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What Kind of Trader Are You?

Mercedes Pantazi, Customer Support Manager, easyMarkets

what-kind-of-trader-are-youKnowing what kind of trader you are goes a long way in enhancing your skills, playing your strengths, and achieving success. While there isn’t any definitive way of categorizing various traders with different personalities, a few general types can be identified. Which ones do you relate with and what are the psychological advantages of each?

Full-Time vs. Part-Time

First and foremost, perhaps it is easiest to determine whether you are trading full-time or part-time. Both have their own inherent advantages and disadvantages, mostly having to do with limitations on the amount of time and resources devoted to trading.

The growth of electronic and online trading has given rise to part-time trading, in which one can still maintain a full-time job while allotting some time to watch the markets. This can be particularly challenging especially when one’s trading time doesn’t exactly align with ideal market hours or if one is already feeling exhausted after a day’s work. Still, a lot of part-timer traders are able to maintain consistent profitability even with a few hours devoted to trading, likely a result of being able to refine their trading strategies to suit their schedule as well.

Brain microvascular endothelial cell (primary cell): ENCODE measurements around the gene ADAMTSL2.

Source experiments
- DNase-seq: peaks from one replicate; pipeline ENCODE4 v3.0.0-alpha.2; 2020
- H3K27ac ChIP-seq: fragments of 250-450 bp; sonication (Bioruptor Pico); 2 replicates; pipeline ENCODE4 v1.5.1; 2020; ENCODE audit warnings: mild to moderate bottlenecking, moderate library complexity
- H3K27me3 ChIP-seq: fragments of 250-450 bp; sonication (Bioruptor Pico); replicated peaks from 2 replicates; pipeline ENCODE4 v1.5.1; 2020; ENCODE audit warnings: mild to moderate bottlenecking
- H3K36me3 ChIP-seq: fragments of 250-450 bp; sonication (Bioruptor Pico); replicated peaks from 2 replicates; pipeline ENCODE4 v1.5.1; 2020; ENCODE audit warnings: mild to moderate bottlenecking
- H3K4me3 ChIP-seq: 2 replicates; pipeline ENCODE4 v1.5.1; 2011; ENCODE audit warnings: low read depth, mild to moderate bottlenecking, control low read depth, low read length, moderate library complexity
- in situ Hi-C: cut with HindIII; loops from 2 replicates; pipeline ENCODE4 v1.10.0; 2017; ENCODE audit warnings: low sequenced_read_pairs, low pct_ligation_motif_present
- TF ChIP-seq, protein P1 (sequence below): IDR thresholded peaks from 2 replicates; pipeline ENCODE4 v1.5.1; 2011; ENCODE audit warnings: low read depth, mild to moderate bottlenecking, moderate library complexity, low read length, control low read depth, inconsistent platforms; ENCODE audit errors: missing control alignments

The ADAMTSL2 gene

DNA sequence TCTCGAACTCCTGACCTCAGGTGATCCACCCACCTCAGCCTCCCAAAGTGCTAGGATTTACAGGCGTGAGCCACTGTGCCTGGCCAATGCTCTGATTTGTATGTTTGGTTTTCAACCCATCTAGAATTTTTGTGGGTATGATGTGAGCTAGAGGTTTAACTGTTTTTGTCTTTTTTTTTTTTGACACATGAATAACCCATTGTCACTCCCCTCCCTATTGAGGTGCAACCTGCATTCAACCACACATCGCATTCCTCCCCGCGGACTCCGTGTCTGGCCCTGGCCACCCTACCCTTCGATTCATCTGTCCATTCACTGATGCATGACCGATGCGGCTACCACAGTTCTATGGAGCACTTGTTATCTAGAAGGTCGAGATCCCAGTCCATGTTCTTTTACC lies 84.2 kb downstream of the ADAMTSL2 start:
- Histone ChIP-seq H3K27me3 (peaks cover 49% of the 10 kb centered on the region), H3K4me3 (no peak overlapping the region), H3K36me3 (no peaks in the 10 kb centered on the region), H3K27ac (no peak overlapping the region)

Meanwhile, full-time trading can often be considered an optimal approach to the markets but it does come with more pressure to make money. After all, some full-time traders rely mostly on their profits to make a living while others who trade full-time for a company need to maintain a solid track record or meet certain quotas in order to retain their position or make enough commissions. This can impact trading decisions negatively and make the endeavor more stressful for a full-time trader, but there are ways to fine-tune strategies in order to alleviate these.

Discretionary vs. Mechanical

Next up, you also need to have a good idea of which trading techniques work best for you in order to determine whether you’re a discretionary or mechanical trader. Note, however, that it doesn’t always have to be one or the other as there are strategies that combine a little bit of mechanical trading with some subjective decision-making.

Discretionary traders rely heavily on their own judgment to assess price action and figure out which trade setups to take. This can involve studying market volatility, economic reports, trading volumes, and other information that are processed to produce a trade decision. This is seen as a flexible approach to trading but it can also be hampered by human emotion, as greed or the fear of losing can impact trade decisions.

Meanwhile, mechanical trading involves the use of technical indicators or other studies to generate trade signals. These can be in the form of moving average crossovers, candlestick signals, or inflection points among many others. These mechanical strategies also cover stops, targets, and risk management calculations that can be programmed into a trading robot that can execute trades even while the trader is asleep! However, this does take a lot of time and expertise to develop while other systems available usually come with a hefty price tag.